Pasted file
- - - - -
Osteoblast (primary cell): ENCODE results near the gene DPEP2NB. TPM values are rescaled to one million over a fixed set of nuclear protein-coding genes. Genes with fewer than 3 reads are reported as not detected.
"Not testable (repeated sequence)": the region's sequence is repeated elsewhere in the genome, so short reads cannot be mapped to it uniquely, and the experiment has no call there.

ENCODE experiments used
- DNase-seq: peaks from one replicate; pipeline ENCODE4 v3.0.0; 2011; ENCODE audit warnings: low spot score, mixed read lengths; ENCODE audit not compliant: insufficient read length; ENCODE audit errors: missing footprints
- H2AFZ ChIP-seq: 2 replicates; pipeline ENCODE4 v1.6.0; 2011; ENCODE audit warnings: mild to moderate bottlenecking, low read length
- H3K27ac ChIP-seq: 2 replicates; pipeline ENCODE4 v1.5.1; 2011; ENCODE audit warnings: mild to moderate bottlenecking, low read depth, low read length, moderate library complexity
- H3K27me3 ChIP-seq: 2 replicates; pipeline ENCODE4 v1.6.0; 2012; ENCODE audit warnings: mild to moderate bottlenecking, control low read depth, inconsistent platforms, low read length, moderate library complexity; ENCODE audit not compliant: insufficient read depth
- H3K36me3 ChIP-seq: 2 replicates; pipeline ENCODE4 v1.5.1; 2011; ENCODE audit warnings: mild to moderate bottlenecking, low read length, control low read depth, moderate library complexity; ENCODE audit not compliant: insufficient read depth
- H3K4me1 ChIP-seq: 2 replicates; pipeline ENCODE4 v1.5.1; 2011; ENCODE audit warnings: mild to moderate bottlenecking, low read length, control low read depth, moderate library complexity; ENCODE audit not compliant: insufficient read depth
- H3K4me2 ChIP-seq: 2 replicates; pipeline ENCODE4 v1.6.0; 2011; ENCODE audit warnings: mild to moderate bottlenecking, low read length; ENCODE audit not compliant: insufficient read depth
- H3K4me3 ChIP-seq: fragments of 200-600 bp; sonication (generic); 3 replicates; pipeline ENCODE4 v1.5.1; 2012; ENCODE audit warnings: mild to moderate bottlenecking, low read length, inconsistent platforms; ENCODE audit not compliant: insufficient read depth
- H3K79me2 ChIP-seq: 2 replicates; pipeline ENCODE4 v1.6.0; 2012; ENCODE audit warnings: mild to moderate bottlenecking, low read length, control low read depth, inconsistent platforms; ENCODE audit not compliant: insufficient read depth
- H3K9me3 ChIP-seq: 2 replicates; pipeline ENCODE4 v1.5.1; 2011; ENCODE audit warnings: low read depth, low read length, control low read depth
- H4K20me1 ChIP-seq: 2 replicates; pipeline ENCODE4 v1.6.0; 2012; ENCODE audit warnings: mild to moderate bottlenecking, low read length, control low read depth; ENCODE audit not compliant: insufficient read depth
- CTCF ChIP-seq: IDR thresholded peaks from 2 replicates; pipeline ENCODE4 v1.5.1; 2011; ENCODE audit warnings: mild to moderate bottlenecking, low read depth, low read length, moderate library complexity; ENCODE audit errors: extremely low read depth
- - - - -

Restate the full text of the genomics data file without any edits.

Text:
Osteoblast (primary cell): ENCODE results near the gene DPEP2NB. TPM values are rescaled to one million over a fixed set of nuclear protein-coding genes. Genes with fewer than 3 reads are reported as not detected.
"Not testable (repeated sequence)": the region's sequence is repeated elsewhere in the genome, so short reads cannot be mapped to it uniquely, and the experiment has no call there.

ENCODE experiments used
- DNase-seq: peaks from one replicate; pipeline ENCODE4 v3.0.0; 2011; ENCODE audit warnings: low spot score, mixed read lengths; ENCODE audit not compliant: insufficient read length; ENCODE audit errors: missing footprints
- H2AFZ ChIP-seq: 2 replicates; pipeline ENCODE4 v1.6.0; 2011; ENCODE audit warnings: mild to moderate bottlenecking, low read length
- H3K27ac ChIP-seq: 2 replicates; pipeline ENCODE4 v1.5.1; 2011; ENCODE audit warnings: mild to moderate bottlenecking, low read depth, low read length, moderate library complexity
- H3K27me3 ChIP-seq: 2 replicates; pipeline ENCODE4 v1.6.0; 2012; ENCODE audit warnings: mild to moderate bottlenecking, control low read depth, inconsistent platforms, low read length, moderate library complexity; ENCODE audit not compliant: insufficient read depth
- H3K36me3 ChIP-seq: 2 replicates; pipeline ENCODE4 v1.5.1; 2011; ENCODE audit warnings: mild to moderate bottlenecking, low read length, control low read depth, moderate library complexity; ENCODE audit not compliant: insufficient read depth
- H3K4me1 ChIP-seq: 2 replicates; pipeline ENCODE4 v1.5.1; 2011; ENCODE audit warnings: mild to moderate bottlenecking, low read length, control low read depth, moderate library complexity; ENCODE audit not compliant: insufficient read depth
- H3K4me2 ChIP-seq: 2 replicates; pipeline ENCODE4 v1.6.0; 2011; ENCODE audit warnings: mild to moderate bottlenecking, low read length; ENCODE audit not compliant: insufficient read depth
- H3K4me3 ChIP-seq: fragments of 200-600 bp; sonication (generic); 3 replicates; pipeline ENCODE4 v1.5.1; 2012; ENCODE audit warnings: mild to moderate bottlenecking, low read length, inconsistent platforms; ENCODE audit not compliant: insufficient read depth
- H3K79me2 ChIP-seq: 2 replicates; pipeline ENCODE4 v1.6.0; 2012; ENCODE audit warnings: mild to moderate bottlenecking, low read length, control low read depth, inconsistent platforms; ENCODE audit not compliant: insufficient read depth
- H3K9me3 ChIP-seq: 2 replicates; pipeline ENCODE4 v1.5.1; 2011; ENCODE audit warnings: low read depth, low read length, control low read depth
- H4K20me1 ChIP-seq: 2 replicates; pipeline ENCODE4 v1.6.0; 2012; ENCODE audit warnings: mild to moderate bottlenecking, low read length, control low read depth; ENCODE audit not compliant: insufficient read depth
- CTCF ChIP-seq: IDR thresholded peaks from 2 replicates; pipeline ENCODE4 v1.5.1; 2011; ENCODE audit warnings: mild to moderate bottlenecking, low read depth, low read length, moderate library complexity; ENCODE audit errors: extremely low read depth